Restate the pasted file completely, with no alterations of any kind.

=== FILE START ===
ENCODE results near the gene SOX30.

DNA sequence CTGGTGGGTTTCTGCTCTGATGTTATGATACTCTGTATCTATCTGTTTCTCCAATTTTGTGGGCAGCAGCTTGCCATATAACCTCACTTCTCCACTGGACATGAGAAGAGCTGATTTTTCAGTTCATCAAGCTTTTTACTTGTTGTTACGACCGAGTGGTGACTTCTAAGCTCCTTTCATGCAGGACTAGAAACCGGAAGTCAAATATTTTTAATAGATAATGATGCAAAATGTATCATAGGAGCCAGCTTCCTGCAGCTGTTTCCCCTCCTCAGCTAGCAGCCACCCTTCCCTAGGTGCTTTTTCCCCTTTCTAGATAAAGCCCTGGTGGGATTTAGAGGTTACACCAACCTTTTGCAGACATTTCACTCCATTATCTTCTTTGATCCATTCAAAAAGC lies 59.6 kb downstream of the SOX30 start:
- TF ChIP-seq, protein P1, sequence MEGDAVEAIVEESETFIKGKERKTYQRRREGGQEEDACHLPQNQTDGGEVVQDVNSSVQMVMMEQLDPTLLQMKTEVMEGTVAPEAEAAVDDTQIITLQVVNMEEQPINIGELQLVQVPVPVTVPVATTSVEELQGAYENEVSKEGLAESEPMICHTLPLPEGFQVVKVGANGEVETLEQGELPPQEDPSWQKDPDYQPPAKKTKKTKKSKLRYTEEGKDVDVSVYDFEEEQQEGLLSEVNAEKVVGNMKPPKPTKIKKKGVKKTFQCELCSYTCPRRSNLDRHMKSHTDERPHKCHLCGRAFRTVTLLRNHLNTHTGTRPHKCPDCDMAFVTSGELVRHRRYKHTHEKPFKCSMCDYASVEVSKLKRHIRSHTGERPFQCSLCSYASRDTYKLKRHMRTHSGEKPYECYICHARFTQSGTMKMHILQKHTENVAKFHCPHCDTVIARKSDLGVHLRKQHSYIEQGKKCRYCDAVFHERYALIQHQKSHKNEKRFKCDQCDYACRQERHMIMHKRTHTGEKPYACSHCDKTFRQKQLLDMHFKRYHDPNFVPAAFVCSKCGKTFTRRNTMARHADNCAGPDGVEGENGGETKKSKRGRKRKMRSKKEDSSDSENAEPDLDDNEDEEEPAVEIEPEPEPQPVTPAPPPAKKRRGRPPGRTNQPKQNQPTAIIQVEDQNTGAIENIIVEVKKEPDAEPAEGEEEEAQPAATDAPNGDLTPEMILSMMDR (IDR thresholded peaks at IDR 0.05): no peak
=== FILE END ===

ENCODE results near the gene SOX30.

DNA sequence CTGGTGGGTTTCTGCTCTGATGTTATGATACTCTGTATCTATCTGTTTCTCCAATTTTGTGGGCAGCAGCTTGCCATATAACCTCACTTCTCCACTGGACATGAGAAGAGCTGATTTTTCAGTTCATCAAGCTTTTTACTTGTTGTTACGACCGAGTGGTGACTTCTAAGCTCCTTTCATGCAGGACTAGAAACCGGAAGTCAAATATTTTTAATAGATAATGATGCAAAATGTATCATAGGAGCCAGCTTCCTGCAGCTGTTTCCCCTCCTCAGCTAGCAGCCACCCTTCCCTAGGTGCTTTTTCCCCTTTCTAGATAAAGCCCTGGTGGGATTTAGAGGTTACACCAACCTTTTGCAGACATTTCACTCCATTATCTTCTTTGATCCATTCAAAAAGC lies 59.6 kb downstream of the SOX30 start:
- TF ChIP-seq, protein P1, sequence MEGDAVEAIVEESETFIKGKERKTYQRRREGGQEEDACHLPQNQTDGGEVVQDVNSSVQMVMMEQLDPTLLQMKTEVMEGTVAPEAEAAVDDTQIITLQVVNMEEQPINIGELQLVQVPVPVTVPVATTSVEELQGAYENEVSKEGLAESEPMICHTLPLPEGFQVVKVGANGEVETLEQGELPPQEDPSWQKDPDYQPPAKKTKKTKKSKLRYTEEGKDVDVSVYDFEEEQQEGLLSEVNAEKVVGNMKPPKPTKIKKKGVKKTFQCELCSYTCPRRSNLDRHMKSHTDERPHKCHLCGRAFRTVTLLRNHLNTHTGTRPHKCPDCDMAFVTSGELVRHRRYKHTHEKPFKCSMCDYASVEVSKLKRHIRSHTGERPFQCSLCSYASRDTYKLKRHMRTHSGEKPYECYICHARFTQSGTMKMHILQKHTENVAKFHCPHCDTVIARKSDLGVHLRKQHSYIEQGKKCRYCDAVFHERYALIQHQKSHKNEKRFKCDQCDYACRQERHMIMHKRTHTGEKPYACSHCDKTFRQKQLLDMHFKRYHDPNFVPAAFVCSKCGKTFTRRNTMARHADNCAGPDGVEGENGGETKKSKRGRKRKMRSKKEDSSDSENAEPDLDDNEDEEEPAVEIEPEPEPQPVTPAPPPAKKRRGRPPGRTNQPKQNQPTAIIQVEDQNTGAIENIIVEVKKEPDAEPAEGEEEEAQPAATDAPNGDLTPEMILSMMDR (IDR thresholded peaks at IDR 0.05): no peak